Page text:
August 11, 2020

Volume X, Number 224

August 11, 2020

Subscribe to Latest Legal News and Analysis

August 10, 2020

Subscribe to Latest Legal News and Analysis

Patent Damages: How Many Essential Features in a Smart Phone?

On March 20, 2018, the public version of Eastern District of Texas Magistrate Judge Roy Payne’s March 7, 2018 order tossing a $75 million jury verdict obtained by Ericsson against TCL Communication was released.  Ericsson Inc., et al, v. TCL Communication Technology Holdings, Ltd., et al, Case No. 2:15-cv-00011-RSP, Doc. No. 460 (redacted memorandum opinion and order) (E.D. Tex. March 7, 2018) (“Order”).  Judge Payne’s order sheds important light on the damages analysis for infringement of patents covering features of smartphone technology and potentially provides lessons to future litigants seeking damages for smartphone innovations.

After a jury verdict finding infringement, Ericsson also won a damages verdict of $75M due to TCL’s ongoing and willful infringement of U.S. Patent No. 7,149,510 (“the ’510 patent”).  Ericsson contended that the ’510 patent covers smartphone functionality that allows a user to grant or deny access to native phone functionality to a third-party application, which is a standard feature in all Android smartphones.  After trial, TCL moved for judgment as a matter of law on infringement and damages, or in the alternative new trials.  Judge Payne indicated that he was going to uphold the infringement verdict, but ordered a new trial on damages.  Order at 1.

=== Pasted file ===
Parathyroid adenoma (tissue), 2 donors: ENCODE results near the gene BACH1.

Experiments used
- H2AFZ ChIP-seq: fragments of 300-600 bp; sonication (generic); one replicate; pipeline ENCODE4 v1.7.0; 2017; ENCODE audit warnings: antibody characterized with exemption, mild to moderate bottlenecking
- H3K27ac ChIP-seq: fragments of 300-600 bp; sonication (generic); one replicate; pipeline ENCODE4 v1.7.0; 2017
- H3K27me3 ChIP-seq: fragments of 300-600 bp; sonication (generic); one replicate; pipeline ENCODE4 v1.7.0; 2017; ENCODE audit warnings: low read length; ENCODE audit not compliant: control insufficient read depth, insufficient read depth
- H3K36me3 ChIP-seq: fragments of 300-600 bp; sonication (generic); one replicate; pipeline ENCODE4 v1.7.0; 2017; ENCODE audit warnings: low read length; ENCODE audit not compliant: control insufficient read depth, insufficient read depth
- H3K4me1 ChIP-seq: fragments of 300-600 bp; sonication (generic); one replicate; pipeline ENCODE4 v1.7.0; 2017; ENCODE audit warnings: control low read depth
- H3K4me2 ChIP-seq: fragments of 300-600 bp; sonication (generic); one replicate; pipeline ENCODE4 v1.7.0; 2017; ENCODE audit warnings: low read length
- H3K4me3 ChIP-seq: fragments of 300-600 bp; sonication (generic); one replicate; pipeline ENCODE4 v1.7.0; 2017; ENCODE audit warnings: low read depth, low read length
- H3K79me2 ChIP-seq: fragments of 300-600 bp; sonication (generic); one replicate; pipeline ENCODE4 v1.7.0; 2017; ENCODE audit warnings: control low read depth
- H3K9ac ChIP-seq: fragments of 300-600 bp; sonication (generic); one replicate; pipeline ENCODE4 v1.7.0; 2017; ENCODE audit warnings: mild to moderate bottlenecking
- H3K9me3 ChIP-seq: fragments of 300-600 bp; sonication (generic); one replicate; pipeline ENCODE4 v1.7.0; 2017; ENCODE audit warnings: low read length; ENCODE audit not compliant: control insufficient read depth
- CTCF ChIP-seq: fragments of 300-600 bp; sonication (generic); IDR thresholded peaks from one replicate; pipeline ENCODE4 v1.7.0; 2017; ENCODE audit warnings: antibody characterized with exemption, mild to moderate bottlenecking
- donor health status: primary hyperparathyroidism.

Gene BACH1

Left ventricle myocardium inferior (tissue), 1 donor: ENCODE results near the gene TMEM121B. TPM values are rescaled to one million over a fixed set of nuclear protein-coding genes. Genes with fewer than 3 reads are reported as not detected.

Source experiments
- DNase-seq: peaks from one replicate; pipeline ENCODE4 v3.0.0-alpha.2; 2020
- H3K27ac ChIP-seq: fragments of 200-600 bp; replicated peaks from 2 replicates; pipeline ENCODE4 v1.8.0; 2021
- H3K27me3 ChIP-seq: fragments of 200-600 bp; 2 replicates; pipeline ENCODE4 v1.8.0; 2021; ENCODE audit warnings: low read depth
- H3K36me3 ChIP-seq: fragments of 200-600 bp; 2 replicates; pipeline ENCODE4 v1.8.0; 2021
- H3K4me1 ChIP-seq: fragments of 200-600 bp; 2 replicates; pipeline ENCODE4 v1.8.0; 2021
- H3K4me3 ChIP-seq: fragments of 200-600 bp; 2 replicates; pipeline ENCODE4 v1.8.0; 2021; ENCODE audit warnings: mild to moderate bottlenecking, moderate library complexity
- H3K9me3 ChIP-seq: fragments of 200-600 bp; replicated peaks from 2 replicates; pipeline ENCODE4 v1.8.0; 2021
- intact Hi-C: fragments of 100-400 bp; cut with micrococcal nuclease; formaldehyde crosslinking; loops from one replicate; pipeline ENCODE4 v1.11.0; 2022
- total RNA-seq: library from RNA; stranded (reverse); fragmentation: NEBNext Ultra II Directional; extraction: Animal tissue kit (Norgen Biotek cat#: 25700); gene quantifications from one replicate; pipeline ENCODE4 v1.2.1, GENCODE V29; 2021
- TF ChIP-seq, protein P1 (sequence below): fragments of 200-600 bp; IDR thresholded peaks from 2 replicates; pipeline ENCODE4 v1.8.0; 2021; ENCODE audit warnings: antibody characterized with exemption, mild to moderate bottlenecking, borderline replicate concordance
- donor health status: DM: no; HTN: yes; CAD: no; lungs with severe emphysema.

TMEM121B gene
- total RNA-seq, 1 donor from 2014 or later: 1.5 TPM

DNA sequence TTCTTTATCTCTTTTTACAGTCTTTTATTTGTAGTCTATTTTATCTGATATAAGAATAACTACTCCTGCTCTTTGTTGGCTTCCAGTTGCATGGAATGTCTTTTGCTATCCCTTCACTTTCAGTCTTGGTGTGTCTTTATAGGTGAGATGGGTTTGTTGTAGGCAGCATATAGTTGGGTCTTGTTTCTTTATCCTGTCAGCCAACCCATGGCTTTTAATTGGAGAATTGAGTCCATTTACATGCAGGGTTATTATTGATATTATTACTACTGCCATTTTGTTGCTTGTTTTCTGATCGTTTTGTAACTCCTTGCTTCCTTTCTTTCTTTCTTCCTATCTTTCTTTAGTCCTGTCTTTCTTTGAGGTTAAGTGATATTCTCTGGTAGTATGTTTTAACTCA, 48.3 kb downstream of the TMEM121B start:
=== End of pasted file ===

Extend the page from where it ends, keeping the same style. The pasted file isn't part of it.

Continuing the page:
Ericsson’s damages case relied on two experts: Dr. Wecker and Mr. Mills.  Dr. Wecker analyzed a consumer survey that attempted to approximate the apportioned value of the patented feature in the accused products.  Mr. Mills determined a royalty rate based both on that apportionment and on a hypothetical negotiation between Ericsson and TCL.  Dr. Wecker determined that 28% of TCL customers would not have purchased a TCL smartphone if the smartphone did not have the patented feature in the ’510 patent.  This would have resulted in a loss of 28% of TCL’s sales and profits.  From this, Mr. Mills determined that the at-risk profit for TCL was $3.42 per device sold by TCL, which is the average profit per device for all accused devices, after a 28% loss rate discount.  Mr. Mills determined that during the hypothetical negotiation Ericsson would have recovered nearly all of the at-risk profit, likely obtaining a rate of $3.41 per device, but in any event would have secured no less than half of the at-risk profits, or $1.72 per product.  These rates would have justified a damages award ranging from $123.6M to $245M for damages across the life of the ’510 patent.  Mr. Mills further determined that the parties would have negotiated a lump sum payment discount for both pre-trial and post-trial infringement rather than a running royalty. Based on this expert testimony, the jury awarded Ericsson a $75M lump sum.

Judge Payne threw out the jury’s award for two reasons.  First, Judge Payne found error in Ericsson’s argument that TCL would have settled up front with a lump sum covering the entire royalty for the projected future sales of 111 million smartphones during the remaining life of the ’510 patent.  According to Judge Payne these products could not be part of the infringement base because they did not exist at the time of trial and could not have been adjudicated to infringe.  These future products could not be part of a damages order.  See Order at 12-14.